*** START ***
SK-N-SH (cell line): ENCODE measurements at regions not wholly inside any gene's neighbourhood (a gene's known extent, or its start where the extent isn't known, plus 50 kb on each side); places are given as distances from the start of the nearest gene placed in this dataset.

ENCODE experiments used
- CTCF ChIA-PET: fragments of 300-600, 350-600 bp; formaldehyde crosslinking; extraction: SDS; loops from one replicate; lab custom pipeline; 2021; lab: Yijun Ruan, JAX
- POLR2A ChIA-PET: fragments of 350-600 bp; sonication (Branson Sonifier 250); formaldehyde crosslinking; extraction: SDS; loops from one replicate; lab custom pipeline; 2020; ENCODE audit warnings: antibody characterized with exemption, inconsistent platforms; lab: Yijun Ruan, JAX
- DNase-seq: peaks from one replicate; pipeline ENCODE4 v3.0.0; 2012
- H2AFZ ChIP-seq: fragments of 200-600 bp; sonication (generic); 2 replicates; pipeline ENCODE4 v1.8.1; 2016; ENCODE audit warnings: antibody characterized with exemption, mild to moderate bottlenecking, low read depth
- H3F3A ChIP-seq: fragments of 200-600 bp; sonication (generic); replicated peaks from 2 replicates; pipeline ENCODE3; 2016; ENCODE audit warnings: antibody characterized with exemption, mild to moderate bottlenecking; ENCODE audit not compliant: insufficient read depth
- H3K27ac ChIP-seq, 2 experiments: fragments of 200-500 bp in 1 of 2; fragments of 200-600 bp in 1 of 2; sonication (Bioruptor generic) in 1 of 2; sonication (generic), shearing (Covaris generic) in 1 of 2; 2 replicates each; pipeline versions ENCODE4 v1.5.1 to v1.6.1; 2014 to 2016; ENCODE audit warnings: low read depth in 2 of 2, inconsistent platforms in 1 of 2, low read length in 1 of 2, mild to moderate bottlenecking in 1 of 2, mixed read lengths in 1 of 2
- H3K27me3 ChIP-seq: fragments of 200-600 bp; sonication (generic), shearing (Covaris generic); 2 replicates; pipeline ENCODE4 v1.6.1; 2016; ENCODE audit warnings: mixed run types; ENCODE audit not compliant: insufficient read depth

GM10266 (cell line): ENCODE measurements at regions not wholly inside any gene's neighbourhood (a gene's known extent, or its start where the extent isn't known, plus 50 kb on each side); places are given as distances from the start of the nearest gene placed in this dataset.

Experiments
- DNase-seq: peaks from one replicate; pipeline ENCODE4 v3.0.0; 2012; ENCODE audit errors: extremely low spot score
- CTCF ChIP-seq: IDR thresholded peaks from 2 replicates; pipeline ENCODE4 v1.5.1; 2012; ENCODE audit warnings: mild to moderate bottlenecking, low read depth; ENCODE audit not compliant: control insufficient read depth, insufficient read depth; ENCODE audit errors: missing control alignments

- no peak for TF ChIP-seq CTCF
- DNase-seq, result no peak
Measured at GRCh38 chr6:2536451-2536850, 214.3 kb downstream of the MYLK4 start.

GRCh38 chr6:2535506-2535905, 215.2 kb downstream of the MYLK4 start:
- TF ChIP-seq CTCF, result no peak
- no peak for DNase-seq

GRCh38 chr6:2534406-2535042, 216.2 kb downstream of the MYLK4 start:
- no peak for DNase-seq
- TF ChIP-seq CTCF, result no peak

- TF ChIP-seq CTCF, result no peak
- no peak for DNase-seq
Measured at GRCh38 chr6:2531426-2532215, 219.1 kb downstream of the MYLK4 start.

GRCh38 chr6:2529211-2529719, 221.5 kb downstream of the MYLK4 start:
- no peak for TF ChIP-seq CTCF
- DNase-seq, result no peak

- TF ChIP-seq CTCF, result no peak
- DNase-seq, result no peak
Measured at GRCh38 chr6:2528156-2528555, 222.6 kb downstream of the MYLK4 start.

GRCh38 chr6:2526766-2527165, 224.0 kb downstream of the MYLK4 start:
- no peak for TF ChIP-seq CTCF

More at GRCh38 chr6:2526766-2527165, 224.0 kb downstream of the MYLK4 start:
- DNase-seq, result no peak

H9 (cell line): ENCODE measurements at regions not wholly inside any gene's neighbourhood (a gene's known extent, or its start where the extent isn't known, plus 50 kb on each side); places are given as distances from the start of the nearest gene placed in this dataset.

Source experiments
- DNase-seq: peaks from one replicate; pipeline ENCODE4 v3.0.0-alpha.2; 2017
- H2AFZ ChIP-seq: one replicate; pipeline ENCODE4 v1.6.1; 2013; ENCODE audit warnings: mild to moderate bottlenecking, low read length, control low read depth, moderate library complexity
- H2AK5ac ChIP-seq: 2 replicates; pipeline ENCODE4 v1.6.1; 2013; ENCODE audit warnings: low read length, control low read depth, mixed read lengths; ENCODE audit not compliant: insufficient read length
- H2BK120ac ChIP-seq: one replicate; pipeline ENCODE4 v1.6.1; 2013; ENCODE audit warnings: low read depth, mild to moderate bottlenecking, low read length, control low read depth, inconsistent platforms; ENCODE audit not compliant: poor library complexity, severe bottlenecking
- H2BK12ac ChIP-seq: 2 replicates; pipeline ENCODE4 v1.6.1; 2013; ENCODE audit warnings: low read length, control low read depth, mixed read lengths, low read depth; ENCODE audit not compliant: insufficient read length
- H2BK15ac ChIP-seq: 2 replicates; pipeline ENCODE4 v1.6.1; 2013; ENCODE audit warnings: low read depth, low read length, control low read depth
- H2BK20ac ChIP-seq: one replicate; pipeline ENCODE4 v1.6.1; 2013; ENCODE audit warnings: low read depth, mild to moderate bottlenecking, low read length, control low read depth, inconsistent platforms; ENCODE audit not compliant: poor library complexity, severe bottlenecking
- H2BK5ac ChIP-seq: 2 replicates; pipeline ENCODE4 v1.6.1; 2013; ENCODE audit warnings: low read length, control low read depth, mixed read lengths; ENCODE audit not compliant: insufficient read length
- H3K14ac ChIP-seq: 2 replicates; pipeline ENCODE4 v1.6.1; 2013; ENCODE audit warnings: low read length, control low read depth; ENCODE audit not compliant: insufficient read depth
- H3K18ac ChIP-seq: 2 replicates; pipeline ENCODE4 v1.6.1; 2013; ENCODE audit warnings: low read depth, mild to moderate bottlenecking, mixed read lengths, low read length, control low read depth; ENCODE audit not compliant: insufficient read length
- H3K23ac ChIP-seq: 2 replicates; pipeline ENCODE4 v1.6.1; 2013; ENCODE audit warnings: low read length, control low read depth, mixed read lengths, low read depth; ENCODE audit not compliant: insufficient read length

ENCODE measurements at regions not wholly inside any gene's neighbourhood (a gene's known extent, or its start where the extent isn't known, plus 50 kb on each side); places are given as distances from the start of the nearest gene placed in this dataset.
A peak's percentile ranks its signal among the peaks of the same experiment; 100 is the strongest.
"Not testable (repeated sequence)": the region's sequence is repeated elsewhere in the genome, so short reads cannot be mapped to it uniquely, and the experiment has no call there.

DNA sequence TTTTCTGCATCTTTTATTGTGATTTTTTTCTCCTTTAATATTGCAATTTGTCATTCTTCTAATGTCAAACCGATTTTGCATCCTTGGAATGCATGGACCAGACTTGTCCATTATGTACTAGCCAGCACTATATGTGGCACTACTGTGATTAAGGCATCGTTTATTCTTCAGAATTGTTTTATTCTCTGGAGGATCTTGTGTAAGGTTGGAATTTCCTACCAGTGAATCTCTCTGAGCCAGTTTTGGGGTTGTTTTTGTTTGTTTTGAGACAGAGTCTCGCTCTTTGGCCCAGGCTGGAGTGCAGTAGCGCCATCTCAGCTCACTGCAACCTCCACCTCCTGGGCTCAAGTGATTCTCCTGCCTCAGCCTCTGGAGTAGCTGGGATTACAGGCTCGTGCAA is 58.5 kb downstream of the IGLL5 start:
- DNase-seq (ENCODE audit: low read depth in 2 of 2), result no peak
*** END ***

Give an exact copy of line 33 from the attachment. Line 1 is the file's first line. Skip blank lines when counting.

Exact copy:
- no peak for TF ChIP-seq CTCF